Steven Kitchnes, left, Mike Anderson  and Tymen Hofmann of Three Ninjas work quickly to prepare food for hungry customers at Food Truck Palooza. - MATT WEIGAND
  • Matt Weigand
  • Steven Kitchnes, left, Mike Anderson and Tymen Hofmann of Three Ninjas work quickly to prepare food for hungry customers at Food Truck Palooza.

Phil Conway. left, speaks with Steven Kitchnes of Three Ninjas at Food Truck Palooza. - MATT WEIGAND
  • Matt Weigand
  • Phil Conway. left, speaks with Steven Kitchnes of Three Ninjas at Food Truck Palooza.

Steven Kitchnes speaks with customers at Food Truck Palooza. - MATT WEIGAND
  • Matt Weigand
  • Steven Kitchnes speaks with customers at Food Truck Palooza.

Food Truck Palooza featured 18 different vendors. - MATT WEIGAND
  • Matt Weigand
  • Food Truck Palooza featured 18 different vendors.

Alex Kokkoris, left and Rebecca Circkman get pulled pork from Nordic Smoke at Food Truck Palooza. - MATT WEIGAND
  • Matt Weigand
  • Alex Kokkoris, left and Rebecca Circkman get pulled pork from Nordic Smoke at Food Truck Palooza.

Andrew, left, and Elizabeth Sibulski order brownie bites from Love at First Bite at Food Truck Palooza. - MATT WEIGAND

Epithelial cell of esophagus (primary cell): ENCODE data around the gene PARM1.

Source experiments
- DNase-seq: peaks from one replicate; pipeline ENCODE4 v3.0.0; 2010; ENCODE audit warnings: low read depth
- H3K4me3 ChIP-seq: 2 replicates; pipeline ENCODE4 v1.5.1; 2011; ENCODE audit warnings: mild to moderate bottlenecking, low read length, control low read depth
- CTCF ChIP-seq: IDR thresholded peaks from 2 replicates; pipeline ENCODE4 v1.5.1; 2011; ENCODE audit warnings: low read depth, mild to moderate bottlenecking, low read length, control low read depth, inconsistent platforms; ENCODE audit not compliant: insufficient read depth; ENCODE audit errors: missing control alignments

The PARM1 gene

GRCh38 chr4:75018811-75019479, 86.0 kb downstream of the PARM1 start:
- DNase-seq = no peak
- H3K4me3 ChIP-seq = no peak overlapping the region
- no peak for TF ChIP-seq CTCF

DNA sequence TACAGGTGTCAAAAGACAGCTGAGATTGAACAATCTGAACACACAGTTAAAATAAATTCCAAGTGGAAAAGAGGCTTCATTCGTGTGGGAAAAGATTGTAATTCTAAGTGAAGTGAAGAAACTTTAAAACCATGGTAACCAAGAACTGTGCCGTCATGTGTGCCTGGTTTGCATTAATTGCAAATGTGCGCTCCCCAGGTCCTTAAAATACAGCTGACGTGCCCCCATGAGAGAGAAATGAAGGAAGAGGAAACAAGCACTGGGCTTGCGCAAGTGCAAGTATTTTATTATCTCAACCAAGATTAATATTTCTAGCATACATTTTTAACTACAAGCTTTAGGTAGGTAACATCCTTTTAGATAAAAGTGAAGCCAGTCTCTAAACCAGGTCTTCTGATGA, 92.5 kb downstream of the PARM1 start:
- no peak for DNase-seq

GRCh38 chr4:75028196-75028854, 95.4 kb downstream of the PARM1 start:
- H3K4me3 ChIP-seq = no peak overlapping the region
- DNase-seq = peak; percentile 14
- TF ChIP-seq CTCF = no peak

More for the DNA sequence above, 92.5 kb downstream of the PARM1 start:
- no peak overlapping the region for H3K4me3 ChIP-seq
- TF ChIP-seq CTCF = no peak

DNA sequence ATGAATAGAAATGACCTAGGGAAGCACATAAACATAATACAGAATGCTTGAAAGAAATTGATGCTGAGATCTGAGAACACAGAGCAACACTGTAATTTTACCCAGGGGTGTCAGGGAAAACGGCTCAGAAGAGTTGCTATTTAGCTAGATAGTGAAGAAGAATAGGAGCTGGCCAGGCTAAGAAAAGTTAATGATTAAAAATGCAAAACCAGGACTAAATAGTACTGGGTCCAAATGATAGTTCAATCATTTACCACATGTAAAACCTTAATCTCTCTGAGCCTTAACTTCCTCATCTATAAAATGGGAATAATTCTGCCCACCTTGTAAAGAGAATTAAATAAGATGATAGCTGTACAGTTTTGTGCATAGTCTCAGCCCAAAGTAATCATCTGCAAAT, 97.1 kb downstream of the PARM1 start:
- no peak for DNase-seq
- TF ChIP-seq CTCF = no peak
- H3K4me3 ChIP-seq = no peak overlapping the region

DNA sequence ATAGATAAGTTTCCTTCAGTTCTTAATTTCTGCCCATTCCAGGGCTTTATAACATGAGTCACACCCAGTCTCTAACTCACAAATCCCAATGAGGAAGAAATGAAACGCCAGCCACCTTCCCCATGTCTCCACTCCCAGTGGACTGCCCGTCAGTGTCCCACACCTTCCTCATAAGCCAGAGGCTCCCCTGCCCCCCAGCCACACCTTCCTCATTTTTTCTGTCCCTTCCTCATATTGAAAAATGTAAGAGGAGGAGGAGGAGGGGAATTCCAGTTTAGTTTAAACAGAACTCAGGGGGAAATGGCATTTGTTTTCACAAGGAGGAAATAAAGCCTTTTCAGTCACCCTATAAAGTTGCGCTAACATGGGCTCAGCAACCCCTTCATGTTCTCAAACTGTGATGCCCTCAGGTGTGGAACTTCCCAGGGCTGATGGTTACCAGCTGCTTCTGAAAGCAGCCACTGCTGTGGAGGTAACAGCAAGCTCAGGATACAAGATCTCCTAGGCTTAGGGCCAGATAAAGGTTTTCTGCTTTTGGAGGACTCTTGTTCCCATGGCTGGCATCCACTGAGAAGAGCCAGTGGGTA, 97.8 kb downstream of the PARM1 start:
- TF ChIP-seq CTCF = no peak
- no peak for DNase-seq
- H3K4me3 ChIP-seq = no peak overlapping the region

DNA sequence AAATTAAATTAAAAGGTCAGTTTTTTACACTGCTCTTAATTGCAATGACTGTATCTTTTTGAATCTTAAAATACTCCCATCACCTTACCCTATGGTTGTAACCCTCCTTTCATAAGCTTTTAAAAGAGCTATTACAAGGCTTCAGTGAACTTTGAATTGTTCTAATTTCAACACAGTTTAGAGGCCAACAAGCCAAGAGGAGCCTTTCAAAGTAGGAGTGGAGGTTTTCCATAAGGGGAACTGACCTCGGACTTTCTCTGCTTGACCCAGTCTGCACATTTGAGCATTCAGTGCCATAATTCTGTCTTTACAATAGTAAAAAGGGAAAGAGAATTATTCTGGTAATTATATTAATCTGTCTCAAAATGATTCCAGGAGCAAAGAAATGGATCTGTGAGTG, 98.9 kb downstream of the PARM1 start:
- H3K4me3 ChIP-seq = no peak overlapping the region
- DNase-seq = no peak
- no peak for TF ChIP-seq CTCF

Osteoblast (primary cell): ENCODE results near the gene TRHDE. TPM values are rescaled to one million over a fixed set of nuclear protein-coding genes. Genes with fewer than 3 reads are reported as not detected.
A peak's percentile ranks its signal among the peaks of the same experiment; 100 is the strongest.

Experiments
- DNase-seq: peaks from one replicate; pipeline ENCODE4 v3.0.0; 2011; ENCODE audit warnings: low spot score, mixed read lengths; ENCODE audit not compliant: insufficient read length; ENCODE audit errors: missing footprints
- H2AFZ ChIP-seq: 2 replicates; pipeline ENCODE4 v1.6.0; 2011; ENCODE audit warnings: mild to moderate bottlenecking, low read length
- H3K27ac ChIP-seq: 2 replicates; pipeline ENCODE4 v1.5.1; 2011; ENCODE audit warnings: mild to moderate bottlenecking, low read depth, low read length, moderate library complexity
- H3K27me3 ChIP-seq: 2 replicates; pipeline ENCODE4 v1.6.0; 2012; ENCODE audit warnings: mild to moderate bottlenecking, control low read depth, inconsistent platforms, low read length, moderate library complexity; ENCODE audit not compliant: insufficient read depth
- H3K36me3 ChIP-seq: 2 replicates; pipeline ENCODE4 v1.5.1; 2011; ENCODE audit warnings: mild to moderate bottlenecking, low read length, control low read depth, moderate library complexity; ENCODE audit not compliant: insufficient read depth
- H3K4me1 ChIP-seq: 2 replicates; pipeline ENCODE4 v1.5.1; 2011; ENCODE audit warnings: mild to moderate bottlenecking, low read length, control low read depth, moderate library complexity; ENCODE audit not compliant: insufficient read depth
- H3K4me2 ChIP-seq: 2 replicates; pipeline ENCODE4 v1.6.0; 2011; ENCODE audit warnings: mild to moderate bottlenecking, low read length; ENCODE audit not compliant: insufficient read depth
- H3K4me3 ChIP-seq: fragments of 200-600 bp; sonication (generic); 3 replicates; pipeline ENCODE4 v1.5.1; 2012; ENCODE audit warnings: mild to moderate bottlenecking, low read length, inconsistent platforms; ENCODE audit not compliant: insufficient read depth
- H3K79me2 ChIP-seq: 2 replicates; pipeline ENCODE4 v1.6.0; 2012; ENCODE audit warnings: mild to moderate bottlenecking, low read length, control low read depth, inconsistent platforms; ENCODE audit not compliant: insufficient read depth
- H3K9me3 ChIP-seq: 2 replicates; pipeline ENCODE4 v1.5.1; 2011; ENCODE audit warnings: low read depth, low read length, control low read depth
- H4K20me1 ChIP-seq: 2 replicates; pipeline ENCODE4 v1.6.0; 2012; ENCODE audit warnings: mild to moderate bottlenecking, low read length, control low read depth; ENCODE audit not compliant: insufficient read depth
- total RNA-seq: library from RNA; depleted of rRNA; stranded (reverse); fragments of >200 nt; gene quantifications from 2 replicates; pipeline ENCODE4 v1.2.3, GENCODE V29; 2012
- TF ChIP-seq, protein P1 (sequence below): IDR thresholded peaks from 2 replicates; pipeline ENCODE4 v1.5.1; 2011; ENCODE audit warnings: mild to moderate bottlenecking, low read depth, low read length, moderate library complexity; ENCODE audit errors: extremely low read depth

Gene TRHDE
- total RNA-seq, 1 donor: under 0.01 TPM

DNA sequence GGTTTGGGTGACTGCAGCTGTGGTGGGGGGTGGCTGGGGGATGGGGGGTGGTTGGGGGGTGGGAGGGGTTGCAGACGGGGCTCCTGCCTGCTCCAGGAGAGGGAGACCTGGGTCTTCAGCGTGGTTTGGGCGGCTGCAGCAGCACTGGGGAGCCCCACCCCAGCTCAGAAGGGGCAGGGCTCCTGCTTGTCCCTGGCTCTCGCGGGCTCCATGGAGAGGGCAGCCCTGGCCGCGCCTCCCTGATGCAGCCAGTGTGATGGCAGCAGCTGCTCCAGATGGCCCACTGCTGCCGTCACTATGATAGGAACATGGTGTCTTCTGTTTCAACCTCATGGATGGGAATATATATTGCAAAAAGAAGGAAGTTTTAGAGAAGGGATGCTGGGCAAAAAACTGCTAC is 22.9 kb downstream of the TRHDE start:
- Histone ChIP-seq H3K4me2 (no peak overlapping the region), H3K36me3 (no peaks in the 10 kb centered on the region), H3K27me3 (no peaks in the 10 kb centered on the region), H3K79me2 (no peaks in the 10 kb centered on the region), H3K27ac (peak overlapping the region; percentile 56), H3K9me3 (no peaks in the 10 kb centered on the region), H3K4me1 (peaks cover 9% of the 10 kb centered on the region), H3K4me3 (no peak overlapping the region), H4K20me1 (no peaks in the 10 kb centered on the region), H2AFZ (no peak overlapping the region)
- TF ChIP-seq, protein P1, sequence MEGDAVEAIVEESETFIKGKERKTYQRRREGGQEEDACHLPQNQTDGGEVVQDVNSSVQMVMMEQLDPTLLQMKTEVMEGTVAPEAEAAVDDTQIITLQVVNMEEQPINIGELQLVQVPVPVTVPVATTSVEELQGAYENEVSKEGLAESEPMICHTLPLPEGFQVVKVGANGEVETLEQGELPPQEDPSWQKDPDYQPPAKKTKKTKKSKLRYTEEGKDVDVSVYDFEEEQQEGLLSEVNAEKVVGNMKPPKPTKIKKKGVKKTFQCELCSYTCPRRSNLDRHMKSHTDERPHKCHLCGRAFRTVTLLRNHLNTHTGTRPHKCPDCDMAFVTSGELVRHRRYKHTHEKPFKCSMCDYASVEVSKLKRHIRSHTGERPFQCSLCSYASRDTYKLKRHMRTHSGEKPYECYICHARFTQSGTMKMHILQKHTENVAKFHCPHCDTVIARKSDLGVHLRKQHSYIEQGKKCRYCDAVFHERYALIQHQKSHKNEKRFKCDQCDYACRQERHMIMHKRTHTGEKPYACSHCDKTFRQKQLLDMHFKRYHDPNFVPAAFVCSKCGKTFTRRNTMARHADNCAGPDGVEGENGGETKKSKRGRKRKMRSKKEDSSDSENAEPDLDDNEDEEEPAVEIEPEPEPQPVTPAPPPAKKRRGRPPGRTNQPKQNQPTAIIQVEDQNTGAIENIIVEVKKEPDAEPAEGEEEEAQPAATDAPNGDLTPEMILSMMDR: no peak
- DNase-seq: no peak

• Matt Weigand
  • Andrew, left, and Elizabeth Sibulski order brownie bites from Love at First Bite at Food Truck Palooza.

Joile Fomal, left, hands fried Macaroni to a customer at Food Truck Palooza. - MATT WEIGAND
  • Matt Weigand
  • Joile Fomal, left, hands fried Macaroni to a customer at Food Truck Palooza.

Frances Wang, left, and Shawn Chitnis order ice cream from Jennifer Davis, owner of the Scoop at Food Truck Palooza. - MATT WEIGAND
  • Matt Weigand
  • Frances Wang, left, and Shawn Chitnis order ice cream from Jennifer Davis, owner of the Scoop at Food Truck Palooza.

Nick Bokarica, co-owner of Shameless Sausage, stuff cheese in sausages at Food Truck Palooza. - MATT WEIGAND
  • Matt Weigand
  • Nick Bokarica, co-owner of Shameless Sausage, stuff cheese in sausages at Food Truck Palooza.

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Saturday, July 19, 2014